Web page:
Clear as mud?   

 

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Posted by Falcon48 on Saturday, January 13, 2018 12:06 AM

PNWRMNM

Read Falcon 48's post of 11:57 today about creation of Rule 11, which I certainly did not know. It looks like another example of a saying I heard once from a wise railroad marketing man "Customers always want their unfair advantage."

In the case of two or more class 1 carriers I will not hazard a guess as to comparison of Rule 11 vs thru rates holding everything else constant.

In the untrustworthy shortline case the rate will be higher, unless the connecting class 1 chooses to absorb all or part of the shortline charges. My sense is that in most cases the class 1 will not. Given the small volume of traffic generally involved with untrustworthy short lines, the class 1 probably does not much care whether it participates in the traffic or not.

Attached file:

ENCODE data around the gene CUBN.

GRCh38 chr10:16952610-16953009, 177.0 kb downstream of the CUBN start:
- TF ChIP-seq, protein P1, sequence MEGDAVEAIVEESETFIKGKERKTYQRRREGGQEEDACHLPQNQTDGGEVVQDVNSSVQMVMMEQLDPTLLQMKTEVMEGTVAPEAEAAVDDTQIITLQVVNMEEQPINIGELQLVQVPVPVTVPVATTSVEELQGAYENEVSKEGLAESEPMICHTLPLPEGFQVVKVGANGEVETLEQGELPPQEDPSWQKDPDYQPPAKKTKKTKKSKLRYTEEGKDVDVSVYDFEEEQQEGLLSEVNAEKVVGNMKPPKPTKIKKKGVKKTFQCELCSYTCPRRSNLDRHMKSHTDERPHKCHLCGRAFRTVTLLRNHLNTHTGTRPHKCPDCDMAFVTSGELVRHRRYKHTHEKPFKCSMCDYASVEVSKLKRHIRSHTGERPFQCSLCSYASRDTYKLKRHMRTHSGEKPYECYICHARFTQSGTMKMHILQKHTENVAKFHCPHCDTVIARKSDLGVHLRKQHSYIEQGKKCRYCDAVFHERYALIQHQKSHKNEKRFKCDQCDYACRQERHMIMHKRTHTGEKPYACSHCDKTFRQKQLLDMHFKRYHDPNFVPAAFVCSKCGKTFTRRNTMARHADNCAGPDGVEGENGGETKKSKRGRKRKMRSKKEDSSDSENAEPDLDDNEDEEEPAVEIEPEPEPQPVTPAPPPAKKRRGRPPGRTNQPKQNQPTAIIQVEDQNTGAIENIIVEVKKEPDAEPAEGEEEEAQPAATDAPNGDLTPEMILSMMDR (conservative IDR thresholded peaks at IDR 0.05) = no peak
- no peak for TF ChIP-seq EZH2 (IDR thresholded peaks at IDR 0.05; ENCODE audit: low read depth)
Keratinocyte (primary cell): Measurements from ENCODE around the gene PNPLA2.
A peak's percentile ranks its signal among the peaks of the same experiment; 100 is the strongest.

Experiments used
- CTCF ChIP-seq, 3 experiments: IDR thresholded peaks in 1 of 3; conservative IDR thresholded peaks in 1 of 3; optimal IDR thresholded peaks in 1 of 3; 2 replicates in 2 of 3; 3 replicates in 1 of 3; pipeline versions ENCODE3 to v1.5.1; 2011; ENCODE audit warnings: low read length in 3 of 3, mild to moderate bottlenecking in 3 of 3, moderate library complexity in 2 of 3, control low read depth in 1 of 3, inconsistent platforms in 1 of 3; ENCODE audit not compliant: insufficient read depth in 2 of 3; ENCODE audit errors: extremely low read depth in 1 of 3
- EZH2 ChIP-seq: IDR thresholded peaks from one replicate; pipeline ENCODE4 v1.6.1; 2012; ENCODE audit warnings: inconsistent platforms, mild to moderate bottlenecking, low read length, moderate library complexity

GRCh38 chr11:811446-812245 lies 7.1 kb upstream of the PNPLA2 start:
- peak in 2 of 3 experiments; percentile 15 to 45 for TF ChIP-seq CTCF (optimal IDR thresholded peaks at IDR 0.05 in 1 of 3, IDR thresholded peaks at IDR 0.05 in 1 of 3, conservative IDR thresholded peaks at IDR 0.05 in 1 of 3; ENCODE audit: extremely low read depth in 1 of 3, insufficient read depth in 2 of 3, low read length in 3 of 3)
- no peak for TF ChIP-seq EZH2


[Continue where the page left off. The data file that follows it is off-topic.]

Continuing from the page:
The railroad I worked for cared very much about short line interchange traffic.  Maybe the volume of any one short line wasn't that great.  But the volume of all short line originated and terminated traffic added up to about 20% of revenue.  Little bits of traffic add up to a lot of trafic